The NnrR protein from B. diazoefficiens belongs to the wider NnrR clade of proteins that orchestrate the expression of the nir and nor gene clusters in order to keep the free concentrations of nitrite and NO below cytotoxic levels (Körner et al., 2003). Another subgroup in the CRP/FNR family is the DNR-type proteins such as Dnr from Pseudomonas aeruginosa which has a similar function as the NnrR-like proteins (Giardina et al., 2008). Some global transcriptomic studies have been performed previously to identify the regulons of Dnr from P. aeruginosa (Trunk et al., 2010), NnrR from Rhodobacter sphaeroides 2.4.1 (Arai et al., 2013), and DnrF from the marine bacterium Dinoroseobacter shibae (Ebert et al., 2017). However, such an approach has not been carried out for B. diazoefficiens NnrR.
In the present work, we expanded the NnrR regulon through a comparative transcriptomic analysis of B. diazoefficiens wild type (WT) and an nnrR mutant grown under anoxic denitrifying conditions. Among nnrR targets validated by quantitative reverse transcription PCR (qRT-PCR) analyses, we identified cycA that encodes the soluble cytochrome c550 (CycA). We also demonstrated the requirement of FixK2 for IVT of cycA and nnrR as well as the necessity of FixK2 and NnrR for maximal expression of cycA in vivo. Finally, we reveal the role of CycA in the activity of the nitrous oxide reductase, adding an extra function of this cytochrome in the denitrification pathway of B. diazoefficiens.
Materials and Methods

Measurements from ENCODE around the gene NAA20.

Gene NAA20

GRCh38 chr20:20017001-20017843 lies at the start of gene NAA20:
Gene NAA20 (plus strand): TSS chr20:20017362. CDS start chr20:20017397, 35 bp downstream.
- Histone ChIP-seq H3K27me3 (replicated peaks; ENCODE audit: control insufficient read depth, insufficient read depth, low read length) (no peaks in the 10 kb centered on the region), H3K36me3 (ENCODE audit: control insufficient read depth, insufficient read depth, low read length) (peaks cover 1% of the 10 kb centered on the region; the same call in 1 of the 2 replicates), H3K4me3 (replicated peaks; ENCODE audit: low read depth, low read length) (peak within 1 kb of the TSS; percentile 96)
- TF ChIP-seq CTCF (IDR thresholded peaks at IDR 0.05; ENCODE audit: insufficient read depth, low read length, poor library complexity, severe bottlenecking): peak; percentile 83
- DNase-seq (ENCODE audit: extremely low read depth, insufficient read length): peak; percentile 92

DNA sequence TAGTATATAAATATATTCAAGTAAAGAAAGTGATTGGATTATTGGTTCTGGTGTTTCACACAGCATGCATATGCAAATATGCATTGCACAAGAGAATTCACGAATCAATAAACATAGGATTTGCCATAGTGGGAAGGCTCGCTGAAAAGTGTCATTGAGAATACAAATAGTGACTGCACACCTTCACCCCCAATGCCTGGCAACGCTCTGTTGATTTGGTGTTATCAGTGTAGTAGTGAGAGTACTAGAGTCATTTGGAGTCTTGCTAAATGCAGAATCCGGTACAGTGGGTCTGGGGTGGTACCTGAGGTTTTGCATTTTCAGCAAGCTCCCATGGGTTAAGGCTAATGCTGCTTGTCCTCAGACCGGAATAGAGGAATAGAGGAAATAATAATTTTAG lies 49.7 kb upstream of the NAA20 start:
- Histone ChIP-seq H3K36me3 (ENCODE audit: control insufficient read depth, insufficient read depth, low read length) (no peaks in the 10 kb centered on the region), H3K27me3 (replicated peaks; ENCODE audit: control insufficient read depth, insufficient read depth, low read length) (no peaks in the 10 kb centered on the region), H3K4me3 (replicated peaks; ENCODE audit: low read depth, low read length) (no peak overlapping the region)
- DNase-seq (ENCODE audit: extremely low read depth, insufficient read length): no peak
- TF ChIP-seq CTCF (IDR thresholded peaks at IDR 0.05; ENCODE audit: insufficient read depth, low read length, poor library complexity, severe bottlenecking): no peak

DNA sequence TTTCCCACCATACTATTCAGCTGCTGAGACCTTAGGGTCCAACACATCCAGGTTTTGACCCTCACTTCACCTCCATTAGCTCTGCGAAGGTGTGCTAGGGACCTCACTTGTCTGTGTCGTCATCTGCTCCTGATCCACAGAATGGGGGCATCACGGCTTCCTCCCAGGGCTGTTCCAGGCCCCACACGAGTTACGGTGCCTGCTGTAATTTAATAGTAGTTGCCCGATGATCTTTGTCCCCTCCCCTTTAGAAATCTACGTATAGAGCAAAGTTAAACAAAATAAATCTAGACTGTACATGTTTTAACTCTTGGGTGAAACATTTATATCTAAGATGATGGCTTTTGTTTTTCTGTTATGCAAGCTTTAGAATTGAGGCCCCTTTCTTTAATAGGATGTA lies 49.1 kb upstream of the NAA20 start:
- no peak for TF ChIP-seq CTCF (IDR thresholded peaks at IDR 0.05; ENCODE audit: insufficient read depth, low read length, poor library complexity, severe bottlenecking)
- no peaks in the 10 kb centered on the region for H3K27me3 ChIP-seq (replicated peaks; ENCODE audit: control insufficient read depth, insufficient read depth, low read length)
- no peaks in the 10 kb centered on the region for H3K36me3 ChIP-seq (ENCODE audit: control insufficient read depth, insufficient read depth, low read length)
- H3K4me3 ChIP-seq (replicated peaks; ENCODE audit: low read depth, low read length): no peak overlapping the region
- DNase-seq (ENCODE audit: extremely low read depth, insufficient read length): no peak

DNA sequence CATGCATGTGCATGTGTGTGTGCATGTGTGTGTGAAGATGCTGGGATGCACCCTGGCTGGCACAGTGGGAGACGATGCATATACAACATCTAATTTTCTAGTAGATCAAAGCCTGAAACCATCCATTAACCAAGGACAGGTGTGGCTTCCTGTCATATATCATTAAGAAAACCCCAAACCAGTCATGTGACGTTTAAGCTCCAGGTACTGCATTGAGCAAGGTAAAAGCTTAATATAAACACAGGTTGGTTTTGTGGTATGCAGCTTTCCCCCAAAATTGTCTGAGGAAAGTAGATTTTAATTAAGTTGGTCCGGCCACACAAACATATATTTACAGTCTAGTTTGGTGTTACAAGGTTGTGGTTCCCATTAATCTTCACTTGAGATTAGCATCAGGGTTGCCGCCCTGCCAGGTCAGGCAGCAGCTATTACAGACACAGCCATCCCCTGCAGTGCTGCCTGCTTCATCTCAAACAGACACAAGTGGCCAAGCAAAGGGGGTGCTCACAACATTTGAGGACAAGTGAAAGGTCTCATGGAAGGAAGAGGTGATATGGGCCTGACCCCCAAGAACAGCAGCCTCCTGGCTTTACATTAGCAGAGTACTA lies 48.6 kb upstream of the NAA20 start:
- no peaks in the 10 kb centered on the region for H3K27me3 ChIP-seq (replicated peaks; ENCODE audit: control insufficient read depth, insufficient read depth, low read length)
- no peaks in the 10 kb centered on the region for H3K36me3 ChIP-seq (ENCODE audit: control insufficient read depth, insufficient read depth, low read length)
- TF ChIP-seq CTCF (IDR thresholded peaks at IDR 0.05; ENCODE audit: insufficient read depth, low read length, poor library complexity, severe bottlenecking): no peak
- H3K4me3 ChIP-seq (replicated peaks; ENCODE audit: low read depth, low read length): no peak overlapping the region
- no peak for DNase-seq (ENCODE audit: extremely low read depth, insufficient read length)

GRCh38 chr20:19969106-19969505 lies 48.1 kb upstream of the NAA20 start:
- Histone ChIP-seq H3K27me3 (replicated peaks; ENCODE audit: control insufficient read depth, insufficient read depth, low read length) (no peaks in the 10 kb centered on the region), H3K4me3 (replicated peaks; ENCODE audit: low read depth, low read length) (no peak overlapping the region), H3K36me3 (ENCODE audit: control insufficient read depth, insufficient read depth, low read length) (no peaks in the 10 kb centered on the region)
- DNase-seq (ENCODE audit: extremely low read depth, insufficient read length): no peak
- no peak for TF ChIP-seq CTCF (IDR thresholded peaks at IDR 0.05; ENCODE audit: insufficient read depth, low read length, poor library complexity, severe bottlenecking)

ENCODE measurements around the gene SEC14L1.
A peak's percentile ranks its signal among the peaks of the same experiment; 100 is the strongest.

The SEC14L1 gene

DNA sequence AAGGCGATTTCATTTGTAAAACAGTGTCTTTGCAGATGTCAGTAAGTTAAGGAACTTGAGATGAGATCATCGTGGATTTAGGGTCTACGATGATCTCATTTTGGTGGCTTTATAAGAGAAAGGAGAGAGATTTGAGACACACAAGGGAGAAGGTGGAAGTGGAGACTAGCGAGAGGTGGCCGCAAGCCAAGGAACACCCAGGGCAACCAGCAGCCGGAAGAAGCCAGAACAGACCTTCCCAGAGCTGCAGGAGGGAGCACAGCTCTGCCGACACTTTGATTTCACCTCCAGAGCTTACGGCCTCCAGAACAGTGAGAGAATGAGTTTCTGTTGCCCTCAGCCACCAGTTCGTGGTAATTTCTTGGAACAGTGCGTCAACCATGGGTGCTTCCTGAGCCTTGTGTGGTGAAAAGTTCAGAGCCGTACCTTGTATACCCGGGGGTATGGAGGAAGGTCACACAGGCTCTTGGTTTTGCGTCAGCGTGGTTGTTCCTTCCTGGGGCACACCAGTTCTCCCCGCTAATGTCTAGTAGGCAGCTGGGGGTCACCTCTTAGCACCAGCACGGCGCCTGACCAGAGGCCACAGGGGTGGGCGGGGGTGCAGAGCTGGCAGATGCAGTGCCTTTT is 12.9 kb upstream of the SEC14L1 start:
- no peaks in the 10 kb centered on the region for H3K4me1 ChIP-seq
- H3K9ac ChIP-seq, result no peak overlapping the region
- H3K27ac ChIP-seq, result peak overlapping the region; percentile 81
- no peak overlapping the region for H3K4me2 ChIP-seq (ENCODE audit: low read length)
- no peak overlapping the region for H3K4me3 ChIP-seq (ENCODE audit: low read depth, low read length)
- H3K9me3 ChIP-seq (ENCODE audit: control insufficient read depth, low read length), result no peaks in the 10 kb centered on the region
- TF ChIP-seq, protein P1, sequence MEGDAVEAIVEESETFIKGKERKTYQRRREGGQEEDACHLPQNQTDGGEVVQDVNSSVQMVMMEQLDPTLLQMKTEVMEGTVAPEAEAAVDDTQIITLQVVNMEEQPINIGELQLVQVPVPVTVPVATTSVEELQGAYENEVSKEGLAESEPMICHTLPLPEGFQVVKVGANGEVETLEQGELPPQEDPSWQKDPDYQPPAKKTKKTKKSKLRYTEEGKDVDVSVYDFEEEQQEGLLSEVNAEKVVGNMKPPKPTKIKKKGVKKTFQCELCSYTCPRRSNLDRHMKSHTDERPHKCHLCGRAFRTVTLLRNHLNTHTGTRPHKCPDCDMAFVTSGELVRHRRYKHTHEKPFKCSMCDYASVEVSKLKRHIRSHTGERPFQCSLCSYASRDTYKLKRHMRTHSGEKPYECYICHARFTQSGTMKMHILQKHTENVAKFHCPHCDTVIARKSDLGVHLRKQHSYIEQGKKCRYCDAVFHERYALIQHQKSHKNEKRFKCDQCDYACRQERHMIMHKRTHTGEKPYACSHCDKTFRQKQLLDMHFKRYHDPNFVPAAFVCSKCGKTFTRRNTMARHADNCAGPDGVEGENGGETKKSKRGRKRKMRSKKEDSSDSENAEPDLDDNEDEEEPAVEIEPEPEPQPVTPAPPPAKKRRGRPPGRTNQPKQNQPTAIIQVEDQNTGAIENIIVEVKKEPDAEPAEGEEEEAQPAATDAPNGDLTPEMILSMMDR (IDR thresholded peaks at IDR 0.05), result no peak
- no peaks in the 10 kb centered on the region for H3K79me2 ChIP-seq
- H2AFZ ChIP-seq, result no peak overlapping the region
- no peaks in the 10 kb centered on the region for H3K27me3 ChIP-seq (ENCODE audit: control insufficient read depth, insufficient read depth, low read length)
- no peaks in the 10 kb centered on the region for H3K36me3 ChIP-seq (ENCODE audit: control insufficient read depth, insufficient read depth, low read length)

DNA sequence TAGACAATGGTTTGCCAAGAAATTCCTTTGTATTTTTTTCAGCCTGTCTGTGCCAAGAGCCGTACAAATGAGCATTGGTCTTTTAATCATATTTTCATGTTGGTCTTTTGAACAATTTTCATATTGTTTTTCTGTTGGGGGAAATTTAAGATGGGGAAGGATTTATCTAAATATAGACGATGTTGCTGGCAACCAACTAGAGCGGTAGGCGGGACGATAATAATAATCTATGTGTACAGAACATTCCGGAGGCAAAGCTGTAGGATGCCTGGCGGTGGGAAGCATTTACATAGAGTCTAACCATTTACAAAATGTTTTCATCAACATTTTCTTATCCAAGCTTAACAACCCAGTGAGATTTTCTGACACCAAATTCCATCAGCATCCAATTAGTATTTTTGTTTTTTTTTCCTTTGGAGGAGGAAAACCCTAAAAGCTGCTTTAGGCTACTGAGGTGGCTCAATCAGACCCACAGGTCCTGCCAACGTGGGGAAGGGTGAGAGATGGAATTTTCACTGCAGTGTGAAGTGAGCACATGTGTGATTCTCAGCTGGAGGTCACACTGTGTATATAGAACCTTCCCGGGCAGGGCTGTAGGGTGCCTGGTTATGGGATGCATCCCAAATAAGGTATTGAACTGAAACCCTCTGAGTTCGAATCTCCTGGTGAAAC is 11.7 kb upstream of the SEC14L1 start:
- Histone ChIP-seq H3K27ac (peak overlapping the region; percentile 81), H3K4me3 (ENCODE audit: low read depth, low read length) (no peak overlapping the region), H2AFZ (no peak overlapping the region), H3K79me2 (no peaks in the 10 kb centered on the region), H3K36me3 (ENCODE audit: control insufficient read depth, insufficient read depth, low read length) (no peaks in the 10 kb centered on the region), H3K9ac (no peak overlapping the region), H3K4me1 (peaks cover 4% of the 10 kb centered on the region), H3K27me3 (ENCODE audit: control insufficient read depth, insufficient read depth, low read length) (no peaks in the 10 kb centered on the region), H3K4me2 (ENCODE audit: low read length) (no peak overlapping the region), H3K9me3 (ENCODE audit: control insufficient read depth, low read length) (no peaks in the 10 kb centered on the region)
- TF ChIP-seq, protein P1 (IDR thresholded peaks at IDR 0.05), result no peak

Bacterial Strains, Media, and Growth Conditions
Bacterial strains used in this study are listed in Supplementary Table S1 (all references cited in the Supplementary Material are compiled in Supplementary Data Sheet S1). Escherichia coli cells were routinely grown in Luria-Bertani (LB) medium (Miller, 1972) at 37°C. E. coli BL21 (DE3) cells for the overexpression of the recombinant FixK2 protein were incubated at 30°C. Where needed, antibiotics were used at the following concentrations (in μg/ml): ampicillin, 200; kanamycin, 30.
B. diazoefficiens cells were cultured oxically, microoxically (2% O2, 98% N2; headspace exchanged every 8–16 h) and anoxically (filled rubber-stoppered PYREX® bottles without gas exchange) at 30°C, essentially as described previously (Torres et al., 2014; Bueno et al., 2017). While Peptone-Salts-Yeast extract (PSY) (Regensburger and Hennecke, 1983; Mesa et al., 2008) was the standard medium used for B. diazoefficiens culturing, Yeast Extract-Mannitol (YEM) medium supplemented or not with 10 mM KNO3 (Daniel and Appleby, 1972) was routinely employed in our experiments. In the latter case, cells were harvested by centrifugation (5,500 × g for 7 min at 4°C), washed twice with YEM medium and subsequently used for inoculation at an optical density at 600 nm (OD600) of 0.2. Cells were then incubated for 24 h at 30°C under rigorous shaking (170 rpm; oxic cultures) or gentle shaking (80 rpm; microoxic and anoxic cultures). The OD600 of cells at harvesting were: 0.75–0.85 (oxic conditions); 0.7–0.8 (microoxic conditions); 0.3–0.4 (anoxic conditions supplemented with nitrate, WT); 0.28–0.3 (anoxic conditions supplemented with nitrate, fixK2 and nnrR mutants). Antibiotics were added to cultures as required at the following concentrations (μg/ml): chloramphenicol, 20 (solid medium); streptomycin, 200 (solid medium), 100 (liquid medium); kanamycin, 200 (solid medium), 100 (liquid medium); spectinomycin, 200 (solid medium), 100 (liquid medium).